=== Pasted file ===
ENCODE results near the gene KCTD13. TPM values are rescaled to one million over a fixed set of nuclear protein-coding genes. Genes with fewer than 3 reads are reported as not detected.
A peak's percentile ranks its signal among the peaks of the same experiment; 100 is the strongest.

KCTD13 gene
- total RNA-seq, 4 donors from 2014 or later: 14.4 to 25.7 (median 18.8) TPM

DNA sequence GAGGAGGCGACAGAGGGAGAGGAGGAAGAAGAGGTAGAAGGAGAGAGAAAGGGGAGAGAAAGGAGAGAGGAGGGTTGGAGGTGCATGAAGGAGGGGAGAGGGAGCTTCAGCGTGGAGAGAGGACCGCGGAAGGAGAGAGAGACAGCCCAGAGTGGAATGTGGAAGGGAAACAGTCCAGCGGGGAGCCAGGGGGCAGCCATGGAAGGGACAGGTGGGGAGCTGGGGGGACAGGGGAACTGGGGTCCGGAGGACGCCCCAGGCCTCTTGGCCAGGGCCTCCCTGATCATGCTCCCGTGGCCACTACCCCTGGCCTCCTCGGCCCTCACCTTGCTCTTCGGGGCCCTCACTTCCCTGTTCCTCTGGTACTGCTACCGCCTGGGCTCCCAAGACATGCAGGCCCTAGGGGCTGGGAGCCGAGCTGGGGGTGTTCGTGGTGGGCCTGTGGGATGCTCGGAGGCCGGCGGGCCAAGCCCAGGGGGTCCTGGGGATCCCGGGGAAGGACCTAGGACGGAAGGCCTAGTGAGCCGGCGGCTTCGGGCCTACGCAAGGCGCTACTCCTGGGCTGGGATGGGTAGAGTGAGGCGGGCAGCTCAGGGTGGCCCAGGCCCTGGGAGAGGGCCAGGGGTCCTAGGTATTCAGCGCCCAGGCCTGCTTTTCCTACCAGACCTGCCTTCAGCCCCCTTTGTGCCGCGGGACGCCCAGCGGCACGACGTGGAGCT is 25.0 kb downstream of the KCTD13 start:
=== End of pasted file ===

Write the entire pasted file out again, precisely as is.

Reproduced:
ENCODE results near the gene KCTD13. TPM values are rescaled to one million over a fixed set of nuclear protein-coding genes. Genes with fewer than 3 reads are reported as not detected.
A peak's percentile ranks its signal among the peaks of the same experiment; 100 is the strongest.

KCTD13 gene
- total RNA-seq, 4 donors from 2014 or later: 14.4 to 25.7 (median 18.8) TPM

DNA sequence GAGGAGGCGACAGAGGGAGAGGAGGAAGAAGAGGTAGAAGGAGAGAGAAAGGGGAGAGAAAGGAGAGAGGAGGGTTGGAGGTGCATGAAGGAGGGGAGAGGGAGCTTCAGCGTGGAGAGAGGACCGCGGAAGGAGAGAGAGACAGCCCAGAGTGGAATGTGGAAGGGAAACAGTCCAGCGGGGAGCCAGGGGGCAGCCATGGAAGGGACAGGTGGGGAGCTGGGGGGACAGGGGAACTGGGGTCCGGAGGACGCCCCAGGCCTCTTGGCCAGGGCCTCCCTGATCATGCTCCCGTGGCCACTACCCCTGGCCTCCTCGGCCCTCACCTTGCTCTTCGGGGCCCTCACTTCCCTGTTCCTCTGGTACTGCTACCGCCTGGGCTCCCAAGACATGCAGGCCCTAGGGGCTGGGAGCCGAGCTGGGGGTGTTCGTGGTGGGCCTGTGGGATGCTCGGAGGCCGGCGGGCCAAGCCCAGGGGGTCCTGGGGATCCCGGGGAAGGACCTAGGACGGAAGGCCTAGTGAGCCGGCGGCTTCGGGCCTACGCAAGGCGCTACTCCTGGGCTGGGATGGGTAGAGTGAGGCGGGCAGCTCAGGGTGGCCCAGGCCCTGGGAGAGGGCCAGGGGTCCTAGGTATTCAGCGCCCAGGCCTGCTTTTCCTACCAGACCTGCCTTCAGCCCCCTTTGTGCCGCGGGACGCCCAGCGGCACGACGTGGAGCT is 25.0 kb downstream of the KCTD13 start: